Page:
Medicare's Extra Help program can make prescriptions – and prescription drug plan premiums – more affordable.
Q: How do I qualify for Medicare’s Extra Help Program?
A: Lower-income Medicare beneficiaries may receive financial assistance through Medicare’s Extra Help program. If you have difficulty paying for prescriptions, the Extra Help program – also known as the Low-Income Subsidy (LIS) – can make prescriptions and plan premiums more affordable than they would be with Medicare Part D alone.
Am I eligible for Extra Help?
Your income and resources determine the level of help you receive. You’ll automatically receive Extra Help if you have both Medicare and Medicaid, a Medicare Savings Program, or Supplemental Security Income, or Medicare only but also a limited income (note that the levels of Extra Help are different depending on your eligibility category).
To be eligible for Extra Help, your income in 2021 cannot exceed $19,320 for an individual or $26,130 for a married couple living together. In addition, resources must not exceed $14,790 for an individual and $29,520 for married couples (the financial limits are higher if you have dependents living with you, or if you live in Alaska or Hawaii).
Resources do not include your car or home, but do include stocks, bonds, and bank accounts. A recent law excludes some additional resources, making it easier for more beneficiaries to get Extra Help: life insurance policies don’t count as resources, and financial assistance you receive from friends or relatives to help pay your household expenses is not considered income. (the Social Security Administration has more details about what does and doesn’t count as resources).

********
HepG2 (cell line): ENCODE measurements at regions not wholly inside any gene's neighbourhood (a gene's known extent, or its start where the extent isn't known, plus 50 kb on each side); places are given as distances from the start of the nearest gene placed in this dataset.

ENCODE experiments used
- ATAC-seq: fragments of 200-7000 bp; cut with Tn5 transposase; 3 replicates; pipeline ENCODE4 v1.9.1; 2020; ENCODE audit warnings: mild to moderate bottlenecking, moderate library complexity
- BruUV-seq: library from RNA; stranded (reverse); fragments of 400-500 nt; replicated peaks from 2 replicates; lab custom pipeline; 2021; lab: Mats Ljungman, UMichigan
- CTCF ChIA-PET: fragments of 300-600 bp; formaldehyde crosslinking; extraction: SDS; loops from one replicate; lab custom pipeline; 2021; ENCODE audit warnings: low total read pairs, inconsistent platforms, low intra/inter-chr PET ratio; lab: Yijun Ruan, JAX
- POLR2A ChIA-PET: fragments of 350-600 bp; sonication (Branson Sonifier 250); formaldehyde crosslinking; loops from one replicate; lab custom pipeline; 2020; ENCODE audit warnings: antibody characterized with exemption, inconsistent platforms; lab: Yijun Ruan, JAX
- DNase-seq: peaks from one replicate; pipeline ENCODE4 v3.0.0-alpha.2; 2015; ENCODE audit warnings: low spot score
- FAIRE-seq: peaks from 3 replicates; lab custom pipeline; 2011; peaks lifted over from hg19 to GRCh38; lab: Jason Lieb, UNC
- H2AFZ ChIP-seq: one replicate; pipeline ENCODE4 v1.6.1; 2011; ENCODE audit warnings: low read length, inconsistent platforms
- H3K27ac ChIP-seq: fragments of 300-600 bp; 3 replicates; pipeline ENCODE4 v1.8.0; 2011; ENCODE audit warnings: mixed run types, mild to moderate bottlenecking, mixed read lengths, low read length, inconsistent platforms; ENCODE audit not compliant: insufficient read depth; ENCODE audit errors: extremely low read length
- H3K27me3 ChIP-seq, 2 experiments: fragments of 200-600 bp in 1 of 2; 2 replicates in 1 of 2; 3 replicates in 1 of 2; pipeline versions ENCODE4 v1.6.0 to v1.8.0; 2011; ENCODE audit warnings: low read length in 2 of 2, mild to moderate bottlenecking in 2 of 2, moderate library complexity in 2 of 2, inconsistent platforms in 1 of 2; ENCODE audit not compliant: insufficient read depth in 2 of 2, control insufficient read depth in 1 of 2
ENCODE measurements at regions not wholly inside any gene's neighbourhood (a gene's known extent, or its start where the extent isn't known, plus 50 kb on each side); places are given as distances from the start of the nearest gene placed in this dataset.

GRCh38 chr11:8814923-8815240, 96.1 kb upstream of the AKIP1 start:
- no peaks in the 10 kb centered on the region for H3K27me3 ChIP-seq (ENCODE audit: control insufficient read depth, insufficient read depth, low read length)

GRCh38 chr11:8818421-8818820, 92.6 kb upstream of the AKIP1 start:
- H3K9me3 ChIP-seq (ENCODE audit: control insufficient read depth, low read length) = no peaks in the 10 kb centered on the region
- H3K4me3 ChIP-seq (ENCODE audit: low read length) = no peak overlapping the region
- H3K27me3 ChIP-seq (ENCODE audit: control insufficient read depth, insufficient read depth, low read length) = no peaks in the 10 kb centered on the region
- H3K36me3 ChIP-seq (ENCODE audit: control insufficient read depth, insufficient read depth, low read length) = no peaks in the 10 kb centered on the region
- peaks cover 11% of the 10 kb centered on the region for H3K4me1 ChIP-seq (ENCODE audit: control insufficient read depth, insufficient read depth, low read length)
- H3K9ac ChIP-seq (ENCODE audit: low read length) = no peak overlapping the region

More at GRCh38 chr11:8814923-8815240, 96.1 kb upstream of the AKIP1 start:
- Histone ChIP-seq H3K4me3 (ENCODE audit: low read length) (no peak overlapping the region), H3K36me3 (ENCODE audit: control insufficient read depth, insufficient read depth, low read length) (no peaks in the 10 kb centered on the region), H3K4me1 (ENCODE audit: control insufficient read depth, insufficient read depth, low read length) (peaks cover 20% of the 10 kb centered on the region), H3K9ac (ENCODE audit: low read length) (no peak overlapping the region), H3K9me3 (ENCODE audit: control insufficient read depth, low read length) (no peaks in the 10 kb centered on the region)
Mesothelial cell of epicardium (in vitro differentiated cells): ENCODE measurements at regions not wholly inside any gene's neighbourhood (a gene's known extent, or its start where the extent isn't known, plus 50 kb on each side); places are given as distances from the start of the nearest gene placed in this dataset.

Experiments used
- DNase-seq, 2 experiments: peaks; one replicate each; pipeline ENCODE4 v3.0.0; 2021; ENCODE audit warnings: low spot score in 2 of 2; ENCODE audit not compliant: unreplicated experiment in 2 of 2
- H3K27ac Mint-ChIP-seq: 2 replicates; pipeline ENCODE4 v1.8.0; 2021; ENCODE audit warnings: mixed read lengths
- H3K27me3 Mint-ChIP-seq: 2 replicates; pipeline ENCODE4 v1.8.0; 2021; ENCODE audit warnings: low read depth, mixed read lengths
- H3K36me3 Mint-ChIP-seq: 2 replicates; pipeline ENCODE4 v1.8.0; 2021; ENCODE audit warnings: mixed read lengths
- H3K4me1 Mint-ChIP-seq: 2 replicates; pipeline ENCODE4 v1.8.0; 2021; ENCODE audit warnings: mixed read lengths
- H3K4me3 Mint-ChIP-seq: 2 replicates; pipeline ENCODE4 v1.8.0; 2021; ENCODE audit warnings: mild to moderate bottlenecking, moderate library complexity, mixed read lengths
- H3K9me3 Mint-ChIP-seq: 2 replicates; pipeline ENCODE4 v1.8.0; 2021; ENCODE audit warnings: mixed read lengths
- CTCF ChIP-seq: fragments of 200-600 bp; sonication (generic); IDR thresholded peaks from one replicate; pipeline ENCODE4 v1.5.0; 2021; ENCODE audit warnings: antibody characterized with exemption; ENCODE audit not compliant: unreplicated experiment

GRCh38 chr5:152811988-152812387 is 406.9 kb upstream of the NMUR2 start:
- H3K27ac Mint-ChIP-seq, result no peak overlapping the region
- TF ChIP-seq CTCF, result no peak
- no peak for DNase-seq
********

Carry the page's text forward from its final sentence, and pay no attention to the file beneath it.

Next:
Will Extra Help reduce my out-of-pocket costs?
Enrollees who receive full Extra Help in 2021 will pay no more than $3.70 for each generic drug and $9.20 for brand-name drugs. This is a valuable benefit that the Social Security Administration estimates is worth an average of about $5,000 per year. For Extra Help enrollees with lower incomes, copays are limited to $1.30 for generics and $4.00 for brand name drugs.
In addition to having lower copayments, Extra Help enrollees also have their Part D plan deductibles reduced or eliminated altogether (depending on their income). The federal government also pays Part D premiums on behalf of Extra Help enrollees – up to a benchmark amount (this amount is different in each state; you can see which plans have zero premiums in your state for Extra Help enrollees), and eliminates the Part D late enrollment penalty for beneficiaries who would otherwise have to pay it.
Some beneficiaries, with income on the higher end of the eligible range, receive partial Extra Help, which reduces — but does not fully cover — the premiums and deductible for Part D. Partial Extra Help also reduces other out-of-pocket costs under Part D, but not as much as full Extra Help.
Louise Norris is an individual health insurance broker who has been writing about health insurance and health reform since 2006. She has written dozens of opinions and educational pieces about the Affordable Care Act for healthinsurance.org. Her state health exchange updates are regularly cited by media who cover health reform and by other health insurance experts.